“Their operations are getting pretty old,'' Dias said in an interview Tuesday. ``We haven't had investment for quite a while, so we need a new engine program.''
Now that agreements have been struck with two out of the three automakers, Dias is gearing up for what he predicts will be an ``interesting'' set of talks with Ford.
Unifor hammered out a tentative deal with Fiat Chrysler just ahead of a strike deadline Monday that will see the automaker invest $554 million in its Ontario plants.
If approved, the four-year deal will also see wages and benefits boosted in line with the pattern established with General Motors last month.
That deal, which has been approved by GM workers, includes a two per cent wage increase this year, another two per cent increase in September 2019 and a $6,000 signing bonus plus lump sum bonuses.
GM also promised to invest $554 million in its Canadian operations, meaning that the lights will stay on at the Oshawa assembly plant that was destined for closure in 2019.
But the union also agreed that new employees will start with a defined contribution pension plan, rather than the hybrid plan for current employees.
``With the investment we now have in Oshawa, we are going to be the only plant in North America that is now going to be able to build pickup trucks and cars,'' Dias said.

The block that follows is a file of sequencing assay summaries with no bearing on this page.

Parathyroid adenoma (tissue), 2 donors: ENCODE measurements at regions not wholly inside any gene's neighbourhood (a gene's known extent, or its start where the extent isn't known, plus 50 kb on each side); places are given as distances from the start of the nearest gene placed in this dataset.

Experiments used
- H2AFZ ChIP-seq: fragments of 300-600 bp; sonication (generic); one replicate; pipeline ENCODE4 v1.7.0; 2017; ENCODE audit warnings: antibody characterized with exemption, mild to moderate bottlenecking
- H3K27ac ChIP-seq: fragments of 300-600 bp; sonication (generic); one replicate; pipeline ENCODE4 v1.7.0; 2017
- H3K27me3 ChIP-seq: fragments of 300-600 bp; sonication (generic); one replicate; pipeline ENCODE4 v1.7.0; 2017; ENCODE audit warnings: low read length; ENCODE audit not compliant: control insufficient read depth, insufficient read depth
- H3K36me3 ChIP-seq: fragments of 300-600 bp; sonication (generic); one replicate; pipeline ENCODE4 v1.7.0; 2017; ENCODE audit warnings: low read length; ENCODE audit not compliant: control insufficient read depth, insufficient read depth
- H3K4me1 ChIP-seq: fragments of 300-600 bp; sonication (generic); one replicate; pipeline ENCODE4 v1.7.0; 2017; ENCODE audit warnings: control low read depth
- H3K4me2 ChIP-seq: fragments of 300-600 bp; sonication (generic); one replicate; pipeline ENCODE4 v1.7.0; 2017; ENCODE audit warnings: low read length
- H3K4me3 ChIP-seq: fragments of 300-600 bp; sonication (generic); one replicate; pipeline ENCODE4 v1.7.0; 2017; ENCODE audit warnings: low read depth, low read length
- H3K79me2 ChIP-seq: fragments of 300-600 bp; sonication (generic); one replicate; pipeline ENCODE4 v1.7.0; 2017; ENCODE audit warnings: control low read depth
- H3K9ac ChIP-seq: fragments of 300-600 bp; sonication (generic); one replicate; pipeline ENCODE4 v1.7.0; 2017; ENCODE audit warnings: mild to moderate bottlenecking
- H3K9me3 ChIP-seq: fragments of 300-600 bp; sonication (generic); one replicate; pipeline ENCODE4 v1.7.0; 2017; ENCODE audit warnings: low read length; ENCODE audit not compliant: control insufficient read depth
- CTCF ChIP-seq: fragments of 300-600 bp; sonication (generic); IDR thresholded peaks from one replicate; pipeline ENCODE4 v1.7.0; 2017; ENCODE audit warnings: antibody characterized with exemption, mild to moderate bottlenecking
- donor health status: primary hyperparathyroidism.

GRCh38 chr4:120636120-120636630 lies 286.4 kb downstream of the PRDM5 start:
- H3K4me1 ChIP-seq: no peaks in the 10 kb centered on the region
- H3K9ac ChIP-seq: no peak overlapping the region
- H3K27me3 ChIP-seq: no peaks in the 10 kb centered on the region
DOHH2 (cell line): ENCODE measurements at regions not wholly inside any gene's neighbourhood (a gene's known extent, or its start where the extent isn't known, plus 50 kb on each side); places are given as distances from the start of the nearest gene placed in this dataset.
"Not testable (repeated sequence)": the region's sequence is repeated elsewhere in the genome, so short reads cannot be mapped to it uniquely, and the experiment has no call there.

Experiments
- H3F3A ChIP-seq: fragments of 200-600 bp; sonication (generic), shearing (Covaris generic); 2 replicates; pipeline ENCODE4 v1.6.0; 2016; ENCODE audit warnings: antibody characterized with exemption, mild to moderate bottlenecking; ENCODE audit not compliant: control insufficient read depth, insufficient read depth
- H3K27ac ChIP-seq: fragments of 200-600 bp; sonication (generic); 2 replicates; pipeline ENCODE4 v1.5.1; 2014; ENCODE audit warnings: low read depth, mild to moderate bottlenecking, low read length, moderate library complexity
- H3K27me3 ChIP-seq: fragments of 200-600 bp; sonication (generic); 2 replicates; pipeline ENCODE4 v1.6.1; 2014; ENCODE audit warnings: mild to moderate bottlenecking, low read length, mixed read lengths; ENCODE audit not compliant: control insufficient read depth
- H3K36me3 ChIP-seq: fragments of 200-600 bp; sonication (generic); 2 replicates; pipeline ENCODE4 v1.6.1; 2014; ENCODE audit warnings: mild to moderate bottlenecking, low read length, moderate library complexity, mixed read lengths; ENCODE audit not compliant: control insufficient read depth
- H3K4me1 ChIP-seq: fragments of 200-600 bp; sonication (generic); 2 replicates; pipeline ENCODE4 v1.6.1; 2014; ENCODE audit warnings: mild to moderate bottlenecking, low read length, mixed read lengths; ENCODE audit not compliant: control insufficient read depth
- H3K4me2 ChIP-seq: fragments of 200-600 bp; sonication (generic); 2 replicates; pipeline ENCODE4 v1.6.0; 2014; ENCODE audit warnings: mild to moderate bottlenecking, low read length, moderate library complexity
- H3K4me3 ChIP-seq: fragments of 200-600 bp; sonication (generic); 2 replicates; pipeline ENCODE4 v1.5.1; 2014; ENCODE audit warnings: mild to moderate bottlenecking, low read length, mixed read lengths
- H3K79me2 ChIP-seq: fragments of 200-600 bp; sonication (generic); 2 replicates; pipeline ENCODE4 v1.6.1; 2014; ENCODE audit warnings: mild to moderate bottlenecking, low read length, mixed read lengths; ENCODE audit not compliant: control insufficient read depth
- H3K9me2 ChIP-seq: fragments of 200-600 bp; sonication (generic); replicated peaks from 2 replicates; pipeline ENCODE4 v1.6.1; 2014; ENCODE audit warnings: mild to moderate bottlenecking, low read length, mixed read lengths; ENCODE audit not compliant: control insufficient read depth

``So in Oshawa we went from the outhouse to the penthouse - so we really are changing things. We're reversing the trend.''
Dias is hoping for a similar outcome from the negotiations with Ford.
Those talks are expected to begin on Oct. 17, after Fiat Chrysler workers have voted on their deal.
The strike deadline for the Ford negotiations is Oct. 31, Dias said.
In an email, a Ford spokeswoman said the company ``will work collaboratively with Unifor to negotiate a globally competitive collective agreement.''
One factor that may complicate the negotiations is that the president of Unifor Local 707 - which represents Ford workers in Oakville, Ont. - has said he isn't prepared to accept the kind of deal that was reached with GM.
Earlier this month, Dave Thomas wrote in a message posted on the local's website that although investment in Canada is the union's top priority in the ongoing talks, the agreement was that it won't come at the expense of other locals.
The local bargaining committee ``will not sacrifice the needs of the membership in Oakville and settle on an agreement that doesn't address our issues,'' Thomas said at the time.
In response, Dias said that it's impossible to make everyone happy.
``If I found a way to make everybody happy then I'll take Tom Cruise's spot in Mission Impossible the sequel,'' he said.
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As the union representing auto workers turns its attention to its final target, Unifor president Jerry Dias says that securing investment for Ford's engine plant in Windsor, Ont., is his top priority.